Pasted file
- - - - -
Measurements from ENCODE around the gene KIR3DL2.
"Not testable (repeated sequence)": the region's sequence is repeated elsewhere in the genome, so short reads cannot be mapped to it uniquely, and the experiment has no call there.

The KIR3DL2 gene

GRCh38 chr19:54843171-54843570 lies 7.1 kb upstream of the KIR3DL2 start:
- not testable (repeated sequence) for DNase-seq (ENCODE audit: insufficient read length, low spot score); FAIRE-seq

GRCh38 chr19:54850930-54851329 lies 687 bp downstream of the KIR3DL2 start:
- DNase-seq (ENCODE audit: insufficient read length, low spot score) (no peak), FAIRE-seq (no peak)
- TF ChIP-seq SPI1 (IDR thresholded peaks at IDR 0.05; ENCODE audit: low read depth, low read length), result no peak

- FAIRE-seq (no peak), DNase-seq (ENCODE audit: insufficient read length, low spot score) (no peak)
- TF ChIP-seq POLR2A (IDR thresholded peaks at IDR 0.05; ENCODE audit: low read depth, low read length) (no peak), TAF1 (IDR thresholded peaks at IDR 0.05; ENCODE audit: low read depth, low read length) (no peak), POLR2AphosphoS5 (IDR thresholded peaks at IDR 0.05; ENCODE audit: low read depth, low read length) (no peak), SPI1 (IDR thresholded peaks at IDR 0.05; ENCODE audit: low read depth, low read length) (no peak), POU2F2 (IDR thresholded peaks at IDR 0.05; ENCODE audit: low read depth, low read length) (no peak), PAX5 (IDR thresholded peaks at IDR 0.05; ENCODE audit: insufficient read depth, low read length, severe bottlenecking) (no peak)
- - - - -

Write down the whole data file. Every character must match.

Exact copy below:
Measurements from ENCODE around the gene KIR3DL2.
"Not testable (repeated sequence)": the region's sequence is repeated elsewhere in the genome, so short reads cannot be mapped to it uniquely, and the experiment has no call there.

The KIR3DL2 gene

GRCh38 chr19:54843171-54843570 lies 7.1 kb upstream of the KIR3DL2 start:
- not testable (repeated sequence) for DNase-seq (ENCODE audit: insufficient read length, low spot score); FAIRE-seq

GRCh38 chr19:54850930-54851329 lies 687 bp downstream of the KIR3DL2 start:
- DNase-seq (ENCODE audit: insufficient read length, low spot score) (no peak), FAIRE-seq (no peak)
- TF ChIP-seq SPI1 (IDR thresholded peaks at IDR 0.05; ENCODE audit: low read depth, low read length), result no peak

- FAIRE-seq (no peak), DNase-seq (ENCODE audit: insufficient read length, low spot score) (no peak)
- TF ChIP-seq POLR2A (IDR thresholded peaks at IDR 0.05; ENCODE audit: low read depth, low read length) (no peak), TAF1 (IDR thresholded peaks at IDR 0.05; ENCODE audit: low read depth, low read length) (no peak), POLR2AphosphoS5 (IDR thresholded peaks at IDR 0.05; ENCODE audit: low read depth, low read length) (no peak), SPI1 (IDR thresholded peaks at IDR 0.05; ENCODE audit: low read depth, low read length) (no peak), POU2F2 (IDR thresholded peaks at IDR 0.05; ENCODE audit: low read depth, low read length) (no peak), PAX5 (IDR thresholded peaks at IDR 0.05; ENCODE audit: insufficient read depth, low read length, severe bottlenecking) (no peak)